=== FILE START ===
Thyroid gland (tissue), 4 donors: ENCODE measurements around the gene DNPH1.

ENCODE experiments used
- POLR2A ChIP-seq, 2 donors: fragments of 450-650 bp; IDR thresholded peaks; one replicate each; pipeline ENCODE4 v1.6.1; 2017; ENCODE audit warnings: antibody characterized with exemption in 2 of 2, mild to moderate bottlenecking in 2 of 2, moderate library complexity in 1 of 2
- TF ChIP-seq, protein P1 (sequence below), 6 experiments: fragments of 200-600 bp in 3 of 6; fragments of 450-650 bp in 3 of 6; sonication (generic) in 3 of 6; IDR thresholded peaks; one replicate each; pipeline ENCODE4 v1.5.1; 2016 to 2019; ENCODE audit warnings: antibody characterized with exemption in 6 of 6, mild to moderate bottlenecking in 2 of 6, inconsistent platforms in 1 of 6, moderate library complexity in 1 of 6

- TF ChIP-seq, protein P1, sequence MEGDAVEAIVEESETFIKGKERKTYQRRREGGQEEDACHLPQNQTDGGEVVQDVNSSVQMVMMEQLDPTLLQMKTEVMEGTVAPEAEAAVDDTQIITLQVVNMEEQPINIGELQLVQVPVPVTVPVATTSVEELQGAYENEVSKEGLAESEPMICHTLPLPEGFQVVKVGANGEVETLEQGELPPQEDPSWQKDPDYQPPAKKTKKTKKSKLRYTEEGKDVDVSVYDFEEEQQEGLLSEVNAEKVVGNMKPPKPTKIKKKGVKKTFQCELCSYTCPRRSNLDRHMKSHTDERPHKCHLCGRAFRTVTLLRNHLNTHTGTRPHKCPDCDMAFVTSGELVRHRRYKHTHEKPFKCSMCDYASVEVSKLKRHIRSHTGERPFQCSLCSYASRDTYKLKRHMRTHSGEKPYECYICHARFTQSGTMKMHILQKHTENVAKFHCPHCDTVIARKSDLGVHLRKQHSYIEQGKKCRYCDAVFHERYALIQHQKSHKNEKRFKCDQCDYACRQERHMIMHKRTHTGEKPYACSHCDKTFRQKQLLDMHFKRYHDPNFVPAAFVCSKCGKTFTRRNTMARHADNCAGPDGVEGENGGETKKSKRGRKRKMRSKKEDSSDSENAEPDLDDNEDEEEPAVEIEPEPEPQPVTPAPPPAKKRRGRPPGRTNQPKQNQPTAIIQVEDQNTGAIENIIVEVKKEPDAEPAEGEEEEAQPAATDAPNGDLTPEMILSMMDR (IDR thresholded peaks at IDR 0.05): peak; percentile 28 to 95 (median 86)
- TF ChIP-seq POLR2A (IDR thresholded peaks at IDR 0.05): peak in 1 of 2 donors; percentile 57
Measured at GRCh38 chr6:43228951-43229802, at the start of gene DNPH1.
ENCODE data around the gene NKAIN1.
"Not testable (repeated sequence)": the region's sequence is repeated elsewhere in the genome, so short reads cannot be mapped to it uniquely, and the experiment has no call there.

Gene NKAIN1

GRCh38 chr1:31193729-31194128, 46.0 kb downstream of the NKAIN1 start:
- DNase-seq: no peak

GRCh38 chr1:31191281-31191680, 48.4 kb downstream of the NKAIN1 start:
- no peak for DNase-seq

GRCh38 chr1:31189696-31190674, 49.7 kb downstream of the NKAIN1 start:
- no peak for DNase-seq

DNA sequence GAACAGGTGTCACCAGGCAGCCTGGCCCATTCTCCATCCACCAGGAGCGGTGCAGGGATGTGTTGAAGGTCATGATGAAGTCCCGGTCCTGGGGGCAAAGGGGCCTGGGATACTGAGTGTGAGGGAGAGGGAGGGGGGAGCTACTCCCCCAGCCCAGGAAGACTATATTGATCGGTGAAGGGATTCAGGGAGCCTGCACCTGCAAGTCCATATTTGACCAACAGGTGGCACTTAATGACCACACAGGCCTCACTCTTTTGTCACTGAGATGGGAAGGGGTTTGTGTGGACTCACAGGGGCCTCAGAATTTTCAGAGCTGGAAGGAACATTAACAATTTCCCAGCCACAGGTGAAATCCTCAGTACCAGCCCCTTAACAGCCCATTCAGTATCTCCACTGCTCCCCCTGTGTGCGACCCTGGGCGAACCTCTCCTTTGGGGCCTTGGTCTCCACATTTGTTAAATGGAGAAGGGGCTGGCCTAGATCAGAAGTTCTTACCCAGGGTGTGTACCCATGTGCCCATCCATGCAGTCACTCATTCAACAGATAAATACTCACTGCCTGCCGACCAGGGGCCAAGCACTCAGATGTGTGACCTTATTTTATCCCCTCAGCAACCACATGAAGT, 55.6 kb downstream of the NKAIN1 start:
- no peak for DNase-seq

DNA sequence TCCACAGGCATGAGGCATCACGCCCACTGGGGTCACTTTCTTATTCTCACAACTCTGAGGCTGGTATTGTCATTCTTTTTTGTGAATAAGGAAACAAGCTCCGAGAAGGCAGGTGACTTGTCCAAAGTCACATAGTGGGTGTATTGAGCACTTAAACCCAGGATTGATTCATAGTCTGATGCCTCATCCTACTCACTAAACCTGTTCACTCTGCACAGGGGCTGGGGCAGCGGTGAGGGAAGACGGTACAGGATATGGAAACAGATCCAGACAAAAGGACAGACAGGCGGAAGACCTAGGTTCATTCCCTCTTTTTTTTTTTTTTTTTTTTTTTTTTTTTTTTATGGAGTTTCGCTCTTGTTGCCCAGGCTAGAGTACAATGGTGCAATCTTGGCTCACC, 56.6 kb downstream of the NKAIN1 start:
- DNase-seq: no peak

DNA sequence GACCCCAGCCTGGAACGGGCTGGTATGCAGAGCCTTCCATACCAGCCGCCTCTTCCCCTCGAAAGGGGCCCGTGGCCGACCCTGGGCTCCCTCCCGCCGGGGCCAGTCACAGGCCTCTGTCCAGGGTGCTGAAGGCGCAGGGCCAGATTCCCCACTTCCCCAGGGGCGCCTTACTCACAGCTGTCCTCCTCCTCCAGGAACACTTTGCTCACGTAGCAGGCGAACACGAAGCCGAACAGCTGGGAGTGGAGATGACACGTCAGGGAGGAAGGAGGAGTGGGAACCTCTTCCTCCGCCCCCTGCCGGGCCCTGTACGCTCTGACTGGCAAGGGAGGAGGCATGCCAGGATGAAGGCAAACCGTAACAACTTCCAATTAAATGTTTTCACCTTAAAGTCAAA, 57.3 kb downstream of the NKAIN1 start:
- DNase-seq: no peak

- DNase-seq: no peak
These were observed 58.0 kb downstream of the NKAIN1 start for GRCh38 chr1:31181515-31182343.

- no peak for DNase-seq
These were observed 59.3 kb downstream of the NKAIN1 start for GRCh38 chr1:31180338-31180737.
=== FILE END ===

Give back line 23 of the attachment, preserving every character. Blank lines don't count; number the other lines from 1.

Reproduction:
- DNase-seq: no peak